Corporate Training & e-Learning Blog


Game-based Learning Implications for e-Learning

Jenna Sweeney
President & COO
CramerSweeney Instructional Design
CramerSweeney Family of Companies

Much to my disappointment, e-Learning has become too much about replicating traditional education in an electronic format. So I’ve become fascinated with what is going on in the world of game-based learning / instructional gaming. From the game-based learning paradigm, training programs seek not to just give people user manuals or explanations of tools, but also (and more crucially) experiences where they are using those tools in to try to solve complex problems. Unlike more traditional approaches to learning, educational game designers most often start with the user experience, and more specifically, with what the user does.

I have found some interesting articles and research on game-based learning. I'll start by sharing with you the Kurt Squire report. Elliott Masie of the MASIE Center wrote, “Kurt Squire has written a provocative and passionate paper about the current and future roles for Gaming in Learning,” which will make some of you “want to start Gaming for Learning projects in your organizations.” Squire’s paper has made Masie and his associates feel “challenged and even uncomfortable with the characterization of e-Learning’s current 'flat' state.” Most critically for e-Learning instructional designers, the movement toward “serious games” challenges us to rethink fundamental assumptions about instructional design.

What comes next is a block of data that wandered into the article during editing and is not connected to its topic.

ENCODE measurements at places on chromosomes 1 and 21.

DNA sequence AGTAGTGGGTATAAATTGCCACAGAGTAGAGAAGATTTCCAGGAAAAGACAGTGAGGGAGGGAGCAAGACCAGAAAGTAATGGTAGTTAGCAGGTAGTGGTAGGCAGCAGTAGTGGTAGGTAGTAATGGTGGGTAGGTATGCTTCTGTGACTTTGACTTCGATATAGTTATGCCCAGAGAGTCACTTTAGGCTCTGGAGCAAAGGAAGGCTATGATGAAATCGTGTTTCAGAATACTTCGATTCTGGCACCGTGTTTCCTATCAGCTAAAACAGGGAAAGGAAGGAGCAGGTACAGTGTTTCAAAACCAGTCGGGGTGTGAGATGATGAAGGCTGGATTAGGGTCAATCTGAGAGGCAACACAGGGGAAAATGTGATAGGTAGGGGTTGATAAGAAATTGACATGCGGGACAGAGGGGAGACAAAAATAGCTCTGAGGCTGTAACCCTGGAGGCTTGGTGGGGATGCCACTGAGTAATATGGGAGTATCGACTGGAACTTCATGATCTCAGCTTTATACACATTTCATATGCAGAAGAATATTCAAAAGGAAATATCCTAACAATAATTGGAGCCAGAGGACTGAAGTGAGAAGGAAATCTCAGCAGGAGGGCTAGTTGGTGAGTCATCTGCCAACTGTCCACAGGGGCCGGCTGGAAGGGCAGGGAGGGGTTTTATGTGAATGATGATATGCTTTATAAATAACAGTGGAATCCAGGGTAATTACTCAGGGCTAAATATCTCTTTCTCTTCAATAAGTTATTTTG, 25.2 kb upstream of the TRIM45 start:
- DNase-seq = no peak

Read through this thought-provoking and motivating study (downloadable .PDF) by Kurt Squire, University of Wisconsin-Madison and sponsored by the e-Learning CONSORTIUM.


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